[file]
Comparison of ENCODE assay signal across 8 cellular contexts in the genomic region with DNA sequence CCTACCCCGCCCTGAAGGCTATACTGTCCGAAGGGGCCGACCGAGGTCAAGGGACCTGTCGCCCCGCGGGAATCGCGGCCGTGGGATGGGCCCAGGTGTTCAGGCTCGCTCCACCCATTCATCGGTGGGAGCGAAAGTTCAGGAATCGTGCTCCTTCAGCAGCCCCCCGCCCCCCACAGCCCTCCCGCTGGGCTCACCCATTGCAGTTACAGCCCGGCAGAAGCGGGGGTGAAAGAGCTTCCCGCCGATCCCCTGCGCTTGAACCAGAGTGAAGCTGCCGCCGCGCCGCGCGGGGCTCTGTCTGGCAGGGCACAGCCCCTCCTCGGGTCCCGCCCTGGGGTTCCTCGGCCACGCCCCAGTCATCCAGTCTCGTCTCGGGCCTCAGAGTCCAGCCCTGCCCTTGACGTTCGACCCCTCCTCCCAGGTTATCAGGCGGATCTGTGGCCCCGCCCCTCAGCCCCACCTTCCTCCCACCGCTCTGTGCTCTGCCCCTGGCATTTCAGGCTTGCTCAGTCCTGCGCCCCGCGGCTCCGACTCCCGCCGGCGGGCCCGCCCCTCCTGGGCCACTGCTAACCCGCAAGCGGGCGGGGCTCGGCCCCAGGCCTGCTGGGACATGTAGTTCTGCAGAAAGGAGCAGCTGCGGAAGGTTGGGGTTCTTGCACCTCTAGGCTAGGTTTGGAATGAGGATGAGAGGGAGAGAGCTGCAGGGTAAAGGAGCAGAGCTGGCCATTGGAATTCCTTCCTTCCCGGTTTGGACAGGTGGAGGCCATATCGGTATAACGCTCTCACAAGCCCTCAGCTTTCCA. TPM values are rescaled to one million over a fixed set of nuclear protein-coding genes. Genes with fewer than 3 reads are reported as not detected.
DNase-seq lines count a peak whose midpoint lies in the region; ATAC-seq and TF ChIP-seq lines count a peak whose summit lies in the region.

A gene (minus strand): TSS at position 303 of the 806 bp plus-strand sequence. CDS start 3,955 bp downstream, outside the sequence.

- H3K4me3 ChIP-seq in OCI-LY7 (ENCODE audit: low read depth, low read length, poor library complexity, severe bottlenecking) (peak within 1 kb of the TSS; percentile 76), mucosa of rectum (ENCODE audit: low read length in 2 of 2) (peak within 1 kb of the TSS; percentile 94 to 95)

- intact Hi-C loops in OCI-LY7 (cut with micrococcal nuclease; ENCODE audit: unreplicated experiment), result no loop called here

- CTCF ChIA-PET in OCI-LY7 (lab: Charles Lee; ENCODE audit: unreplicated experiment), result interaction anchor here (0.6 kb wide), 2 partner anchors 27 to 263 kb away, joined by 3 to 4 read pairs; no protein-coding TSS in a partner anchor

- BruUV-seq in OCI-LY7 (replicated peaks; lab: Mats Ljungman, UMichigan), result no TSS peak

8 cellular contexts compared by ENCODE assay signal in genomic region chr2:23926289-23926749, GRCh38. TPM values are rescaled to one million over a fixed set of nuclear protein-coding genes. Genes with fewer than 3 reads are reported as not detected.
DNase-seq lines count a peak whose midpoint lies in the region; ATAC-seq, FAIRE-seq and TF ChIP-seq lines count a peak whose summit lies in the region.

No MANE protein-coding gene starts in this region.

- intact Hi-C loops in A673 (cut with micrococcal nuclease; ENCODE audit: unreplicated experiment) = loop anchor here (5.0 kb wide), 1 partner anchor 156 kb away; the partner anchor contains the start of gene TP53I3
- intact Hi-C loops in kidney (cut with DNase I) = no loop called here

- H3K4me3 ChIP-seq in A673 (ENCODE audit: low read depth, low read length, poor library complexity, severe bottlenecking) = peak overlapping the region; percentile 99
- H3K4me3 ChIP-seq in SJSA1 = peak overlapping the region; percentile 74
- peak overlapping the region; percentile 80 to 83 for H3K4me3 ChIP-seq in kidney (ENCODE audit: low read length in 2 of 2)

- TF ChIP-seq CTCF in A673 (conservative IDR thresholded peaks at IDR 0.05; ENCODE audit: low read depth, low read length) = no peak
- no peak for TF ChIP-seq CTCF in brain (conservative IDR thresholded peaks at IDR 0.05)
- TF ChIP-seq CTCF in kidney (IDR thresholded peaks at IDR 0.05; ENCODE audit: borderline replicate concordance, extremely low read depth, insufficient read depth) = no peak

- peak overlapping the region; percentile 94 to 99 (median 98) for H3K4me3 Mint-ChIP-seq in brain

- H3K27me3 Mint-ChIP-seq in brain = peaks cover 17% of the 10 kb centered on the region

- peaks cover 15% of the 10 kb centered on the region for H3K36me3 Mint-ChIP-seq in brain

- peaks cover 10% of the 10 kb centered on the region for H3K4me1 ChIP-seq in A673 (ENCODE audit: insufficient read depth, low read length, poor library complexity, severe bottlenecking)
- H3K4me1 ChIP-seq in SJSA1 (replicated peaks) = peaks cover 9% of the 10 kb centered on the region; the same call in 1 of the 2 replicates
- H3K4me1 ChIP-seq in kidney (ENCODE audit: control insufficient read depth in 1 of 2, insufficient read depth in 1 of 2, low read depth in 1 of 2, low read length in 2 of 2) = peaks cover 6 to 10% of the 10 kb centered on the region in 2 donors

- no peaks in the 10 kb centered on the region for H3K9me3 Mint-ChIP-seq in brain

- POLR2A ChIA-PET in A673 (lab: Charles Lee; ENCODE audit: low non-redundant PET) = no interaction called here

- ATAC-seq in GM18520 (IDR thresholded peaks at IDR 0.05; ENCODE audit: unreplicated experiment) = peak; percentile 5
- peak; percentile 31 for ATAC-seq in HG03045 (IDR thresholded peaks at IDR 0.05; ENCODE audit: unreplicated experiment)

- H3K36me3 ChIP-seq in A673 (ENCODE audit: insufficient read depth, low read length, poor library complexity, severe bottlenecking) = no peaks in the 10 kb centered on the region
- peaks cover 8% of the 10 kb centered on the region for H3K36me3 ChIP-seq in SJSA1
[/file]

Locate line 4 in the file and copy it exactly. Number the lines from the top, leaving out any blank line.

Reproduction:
- H3K4me3 ChIP-seq in OCI-LY7 (ENCODE audit: low read depth, low read length, poor library complexity, severe bottlenecking) (peak within 1 kb of the TSS; percentile 76), mucosa of rectum (ENCODE audit: low read length in 2 of 2) (peak within 1 kb of the TSS; percentile 94 to 95)